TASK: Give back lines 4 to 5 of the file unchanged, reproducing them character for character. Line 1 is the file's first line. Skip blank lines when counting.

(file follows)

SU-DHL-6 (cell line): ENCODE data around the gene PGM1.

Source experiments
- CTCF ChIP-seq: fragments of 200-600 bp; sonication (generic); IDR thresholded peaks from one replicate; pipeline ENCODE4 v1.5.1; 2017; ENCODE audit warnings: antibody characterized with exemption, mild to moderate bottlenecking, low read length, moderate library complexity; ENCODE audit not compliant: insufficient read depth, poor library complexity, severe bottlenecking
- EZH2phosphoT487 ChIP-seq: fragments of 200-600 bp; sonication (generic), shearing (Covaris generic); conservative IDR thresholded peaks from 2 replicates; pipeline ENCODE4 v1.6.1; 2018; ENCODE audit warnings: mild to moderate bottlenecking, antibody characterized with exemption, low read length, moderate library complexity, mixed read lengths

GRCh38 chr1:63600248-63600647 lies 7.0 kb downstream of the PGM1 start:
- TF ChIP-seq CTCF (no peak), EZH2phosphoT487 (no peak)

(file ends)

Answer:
- EZH2phosphoT487 ChIP-seq: fragments of 200-600 bp; sonication (generic), shearing (Covaris generic); conservative IDR thresholded peaks from 2 replicates; pipeline ENCODE4 v1.6.1; 2018; ENCODE audit warnings: mild to moderate bottlenecking, antibody characterized with exemption, low read length, moderate library complexity, mixed read lengths

GRCh38 chr1:63600248-63600647 lies 7.0 kb downstream of the PGM1 start: